CliffsNotes: Shakespeare's The Taming of the Shrew

CliffsNotes: Shakespeare's The Taming of the Shrew

CliffsNotes: Shakespeare's The Taming of the Shrew

CliffsNotes: Shakespeare's The Taming of the Shrew


The original CliffsNotes study guides offer expert commentary on major themes, plots, characters, literary devices, and historical background. The latest generation of titles in this series also feature glossaries and visual elements that complement the classic, familiar format.

In CliffsNotes on The Taming of the Shrew, you explore one of Shakespeare's most beloved, and imitated, works. In this play within a play, Petruchio, the man from Verona, marries Kate (the shrew of the story), so that Kate's younger sister Bianca may be allowed to take on several suitors and choose one to marry.

Summaries and commentaries lead you, act by act, through this Shakespearean classic, and critical essays give you insight into Shakespeare's historical basis for the play, as well as role playing in The Taming of the Shrew. Other features that help you study include

  • Character analyses of the main characters
  • A character map that graphically illustrates the relationships among the characters
  • A section on the life and background of William Shakespeare
  • A review section that tests your knowledge
  • A ResourceCenter full of books, articles, films, and Internet sites

Classic literature or modern modern-day treasure - you'll understand it all with expert information and insight from CliffsNotes study guides.



Christopher Sly, a beggar, is tossed out of an alehouse because of his disruptive behavior and quickly falls asleep in front of a Lord’s house. When the Lord returns from hunting, he decides to have some fun at Sly’s expense and quickly devises a plan to have his household convince Sly that he is a lord, rather than a beggar. Sly is placed in the finest chamber and dressed in the finest clothes so that he will be convinced that he owns the lavish setting in which he finds himself. Should Sly not believe he is and always has been lord of the estate, he is to be told he was ill and had lost his memory. While Sly sleeps off his binge, a group of players appears and are quickly enlisted in the Lord’s duping of Sly. He requests they perform a play later that evening (which will mark the play we have come to think of as The Taming of the Shrew). The Lord enlists his servant Bartholomew’s help in making Sly’s duping complete. Bartholomew is to disguise himself as a gentlewoman and pretend to be Sly’s wife.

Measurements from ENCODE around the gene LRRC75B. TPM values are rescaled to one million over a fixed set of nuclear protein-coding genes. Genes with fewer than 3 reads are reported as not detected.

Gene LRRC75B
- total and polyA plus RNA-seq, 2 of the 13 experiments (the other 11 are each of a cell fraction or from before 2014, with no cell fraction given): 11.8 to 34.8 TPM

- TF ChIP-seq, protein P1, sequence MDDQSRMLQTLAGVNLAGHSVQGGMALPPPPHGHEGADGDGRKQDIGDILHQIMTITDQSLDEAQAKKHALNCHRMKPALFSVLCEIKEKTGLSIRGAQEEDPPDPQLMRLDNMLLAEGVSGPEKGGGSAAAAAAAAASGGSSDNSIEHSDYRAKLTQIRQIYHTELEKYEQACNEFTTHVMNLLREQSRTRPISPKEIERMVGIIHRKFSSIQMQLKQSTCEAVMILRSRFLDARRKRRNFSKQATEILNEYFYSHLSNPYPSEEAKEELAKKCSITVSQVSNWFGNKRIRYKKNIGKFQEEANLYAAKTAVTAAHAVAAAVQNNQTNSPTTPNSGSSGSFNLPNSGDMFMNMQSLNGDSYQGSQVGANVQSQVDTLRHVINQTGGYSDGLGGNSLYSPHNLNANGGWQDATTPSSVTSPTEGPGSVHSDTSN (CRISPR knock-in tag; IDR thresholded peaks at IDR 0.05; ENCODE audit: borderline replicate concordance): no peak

An induction is traditionally “an introduction; preface or prelude,” a definition which easily fits what Shakespeare is doing here. However, an induction can also be “a bringing forward of separate facts or instances, [especially] so as to prove a general statement.” In many ways, this, too, is what Shakespeare is doing. The Taming of the Shrew’s Induction leads us into the play proper, as the first definition suggests, but it does much more than that. In keeping with the latter definition, the Induction cleverly introduces several key themes such as identity, disguise, illusion, and reality which are developed fully in the play itself. Because we are introduced to these themes from the very beginning, we are consciously and unconsciously preparing ourselves to look for them as the action unfolds.

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